When Jeff Hadburg's eyesight deteriorated to the point where it became difficult to do his job, he easily could have found himself out of work.
Instead, Hadburg's employer, Highmark Inc., found out what could be done to accommodate his disability and keep him on the job in his position as a customer service representative, a job he had held for 14 years at the health insurance company.
But Highmark isn't simply being a benevolent employer; it is looking out for its own interests by enabling Hadburg and other employees with disabilities to continue to work. The tightest job market in three decades is encouraging companies to find innovative ways to attract employees and keep them.
"Quite frankly, it just made good business sense," says Elaine Gedman, director of corporate work force initiatives for Highmark, of the concerted effort it has made to keep employees like Hadburg on the job. "The unemployment rate is so low that finding good employees is a challenge for any organization."
In Hadburg's case, macular edema, a condition that makes it difficult to see small print and contrast on computer screens, threatened to prevent him from doing his job. In his position, Hadburg spends about 75 percent of his time at a computer screen. Through a process that involved consultation with his physician and an agency that helps individuals with vision impairments, Highmark fitted Hadburg's computer with ZoomText, a computer software package that magnifies text on-screen.
Had Highmark not been able to accommodate him, says Hadburg, "I probably would have gone on to some kind of permanent disability program." In that scenario, Highmark would have lost a valued, experienced employee and Hadburg would have lost a job that he enjoys.
Gedman says that achieving an accommodation is not always that simple. It sometimes takes patience and a coordination of efforts by the employer, the employee and other consultants. The effort is usually worth it, she says, because it often engenders a strong loyalty to the company.
For Highmark, compliance with the Americans With Disabilities Act, passed 10 years ago and implemented in 1992, means access to a wider pool of employees to fill positions. The company long ago eliminated physical barriers for disabled workers; its focus in more recent years has been to help employees overcome less obvious obstacles that may prevent them from performing at their peak.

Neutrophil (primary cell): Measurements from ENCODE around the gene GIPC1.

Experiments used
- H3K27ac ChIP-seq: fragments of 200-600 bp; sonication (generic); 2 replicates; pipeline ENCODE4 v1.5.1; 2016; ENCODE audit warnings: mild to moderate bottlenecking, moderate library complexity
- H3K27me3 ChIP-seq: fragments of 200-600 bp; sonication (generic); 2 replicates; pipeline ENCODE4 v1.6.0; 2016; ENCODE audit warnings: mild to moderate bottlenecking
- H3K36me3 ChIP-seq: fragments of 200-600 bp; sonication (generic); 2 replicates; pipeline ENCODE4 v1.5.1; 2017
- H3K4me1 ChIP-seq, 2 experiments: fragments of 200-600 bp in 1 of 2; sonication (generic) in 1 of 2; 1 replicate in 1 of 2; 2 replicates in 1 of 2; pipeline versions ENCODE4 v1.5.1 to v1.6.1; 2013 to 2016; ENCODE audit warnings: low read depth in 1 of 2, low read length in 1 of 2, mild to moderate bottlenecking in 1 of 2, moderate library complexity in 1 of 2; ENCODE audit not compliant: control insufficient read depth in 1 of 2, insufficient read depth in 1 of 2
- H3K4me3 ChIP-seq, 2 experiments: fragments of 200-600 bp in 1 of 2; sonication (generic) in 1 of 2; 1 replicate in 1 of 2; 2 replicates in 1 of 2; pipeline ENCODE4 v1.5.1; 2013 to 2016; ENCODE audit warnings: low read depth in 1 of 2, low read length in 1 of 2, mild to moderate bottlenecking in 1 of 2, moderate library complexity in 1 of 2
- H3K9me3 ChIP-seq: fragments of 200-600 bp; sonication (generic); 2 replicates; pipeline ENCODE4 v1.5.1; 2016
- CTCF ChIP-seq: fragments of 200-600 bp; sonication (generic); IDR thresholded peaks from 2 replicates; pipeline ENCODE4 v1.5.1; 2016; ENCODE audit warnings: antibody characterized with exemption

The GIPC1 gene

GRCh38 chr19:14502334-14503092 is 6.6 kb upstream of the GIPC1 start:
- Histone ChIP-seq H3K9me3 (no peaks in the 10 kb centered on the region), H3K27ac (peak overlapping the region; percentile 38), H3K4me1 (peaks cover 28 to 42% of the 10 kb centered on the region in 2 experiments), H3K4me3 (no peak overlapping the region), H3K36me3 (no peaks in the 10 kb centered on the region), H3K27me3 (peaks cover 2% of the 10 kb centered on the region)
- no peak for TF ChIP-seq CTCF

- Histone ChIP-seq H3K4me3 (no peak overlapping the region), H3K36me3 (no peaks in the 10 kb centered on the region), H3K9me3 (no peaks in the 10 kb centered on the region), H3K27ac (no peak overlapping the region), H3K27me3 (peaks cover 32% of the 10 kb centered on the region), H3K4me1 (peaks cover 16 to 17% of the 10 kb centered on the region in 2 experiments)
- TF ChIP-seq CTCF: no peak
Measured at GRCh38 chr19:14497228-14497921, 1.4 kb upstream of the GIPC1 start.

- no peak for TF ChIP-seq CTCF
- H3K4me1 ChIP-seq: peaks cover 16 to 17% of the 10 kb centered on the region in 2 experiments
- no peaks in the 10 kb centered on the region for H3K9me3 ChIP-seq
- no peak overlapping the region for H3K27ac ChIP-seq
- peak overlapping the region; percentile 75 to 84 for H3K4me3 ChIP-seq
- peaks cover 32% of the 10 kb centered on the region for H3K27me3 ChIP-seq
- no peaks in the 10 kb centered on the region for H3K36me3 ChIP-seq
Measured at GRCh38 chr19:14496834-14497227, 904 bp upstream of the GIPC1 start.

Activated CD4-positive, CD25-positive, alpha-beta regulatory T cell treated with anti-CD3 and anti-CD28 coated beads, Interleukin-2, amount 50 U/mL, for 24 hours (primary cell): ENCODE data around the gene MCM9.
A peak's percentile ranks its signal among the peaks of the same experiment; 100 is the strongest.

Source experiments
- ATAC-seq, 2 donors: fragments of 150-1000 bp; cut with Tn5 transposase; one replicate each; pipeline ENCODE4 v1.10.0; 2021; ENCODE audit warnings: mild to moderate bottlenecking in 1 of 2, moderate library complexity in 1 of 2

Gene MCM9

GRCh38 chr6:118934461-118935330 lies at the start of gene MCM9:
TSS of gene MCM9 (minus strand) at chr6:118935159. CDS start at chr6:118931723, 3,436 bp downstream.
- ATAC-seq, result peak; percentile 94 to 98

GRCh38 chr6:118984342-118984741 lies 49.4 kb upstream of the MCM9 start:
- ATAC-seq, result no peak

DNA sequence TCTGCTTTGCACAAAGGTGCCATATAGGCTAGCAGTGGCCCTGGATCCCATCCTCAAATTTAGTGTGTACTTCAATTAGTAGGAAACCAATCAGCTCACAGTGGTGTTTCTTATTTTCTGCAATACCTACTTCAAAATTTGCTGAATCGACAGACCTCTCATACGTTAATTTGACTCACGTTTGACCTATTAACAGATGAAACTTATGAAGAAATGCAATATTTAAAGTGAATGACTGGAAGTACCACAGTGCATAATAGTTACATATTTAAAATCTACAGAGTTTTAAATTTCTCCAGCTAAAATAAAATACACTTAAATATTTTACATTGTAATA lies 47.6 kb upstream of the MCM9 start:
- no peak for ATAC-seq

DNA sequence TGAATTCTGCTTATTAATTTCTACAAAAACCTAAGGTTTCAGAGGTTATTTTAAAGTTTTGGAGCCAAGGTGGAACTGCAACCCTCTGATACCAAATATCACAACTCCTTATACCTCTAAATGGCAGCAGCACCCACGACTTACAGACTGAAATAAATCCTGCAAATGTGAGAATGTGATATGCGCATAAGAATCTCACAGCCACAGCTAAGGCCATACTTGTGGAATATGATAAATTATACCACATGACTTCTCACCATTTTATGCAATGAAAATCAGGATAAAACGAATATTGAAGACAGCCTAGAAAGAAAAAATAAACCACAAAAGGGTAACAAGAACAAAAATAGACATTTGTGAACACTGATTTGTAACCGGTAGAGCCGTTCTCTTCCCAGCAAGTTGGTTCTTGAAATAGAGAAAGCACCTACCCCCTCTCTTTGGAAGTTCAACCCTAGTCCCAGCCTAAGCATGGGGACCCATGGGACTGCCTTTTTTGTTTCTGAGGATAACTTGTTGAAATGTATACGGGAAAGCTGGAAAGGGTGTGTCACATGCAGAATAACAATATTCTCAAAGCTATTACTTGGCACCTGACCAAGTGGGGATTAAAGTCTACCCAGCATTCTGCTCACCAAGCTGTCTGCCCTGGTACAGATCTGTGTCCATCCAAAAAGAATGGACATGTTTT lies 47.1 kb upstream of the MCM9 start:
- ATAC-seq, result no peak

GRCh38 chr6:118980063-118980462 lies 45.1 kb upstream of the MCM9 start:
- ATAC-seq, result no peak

As Gedman points out, compliance is much less expensive when compared to the costs of recruitment and retention, lost productivity and the loss of business that could result if Highmark can't maintain its staffing levels.
Companywide, says Gedman, Highmark has about 70 employees for whom some kind of accommodation has been implemented. That doesn't include those with disabilities that don't impede their ability to do their jobs, such as a wheelchair-bound person, for whom accessibility to buildings and facilities exists. Fifth Avenue Place and the adjoining Penn Avenue Place, where Highmark has its offices, are both accessible.
In some cases, says Gedman, agencies that advocate for individuals with certain kinds of disabilities will provide special equipment for them to do their jobs.
In others, they will work with employers to achieve a solution that works for both employer and employee. Most of the agencies, she says, are skilled at finding creative solutions that take into consideration the cost to the employer.
In one instance, an employee needed to have her legs elevated off the floor while she worked. The simple solution: a cardboard carton used to package computer paper put to use as a footrest. The cost: nothing.
Finally, Gedman emphasizes, providing accommodations isn't simply about complying with the law or about lowered expectations for employees who need some modification to their work environment to perform their jobs.
"It's not about lowering the bar," says Gedman. "It's about business, and it's about the bottom line." How to reach: Highmark Inc., www.highmark.com
Ray Marano (email@example.com) is associate editor of SBN magazine.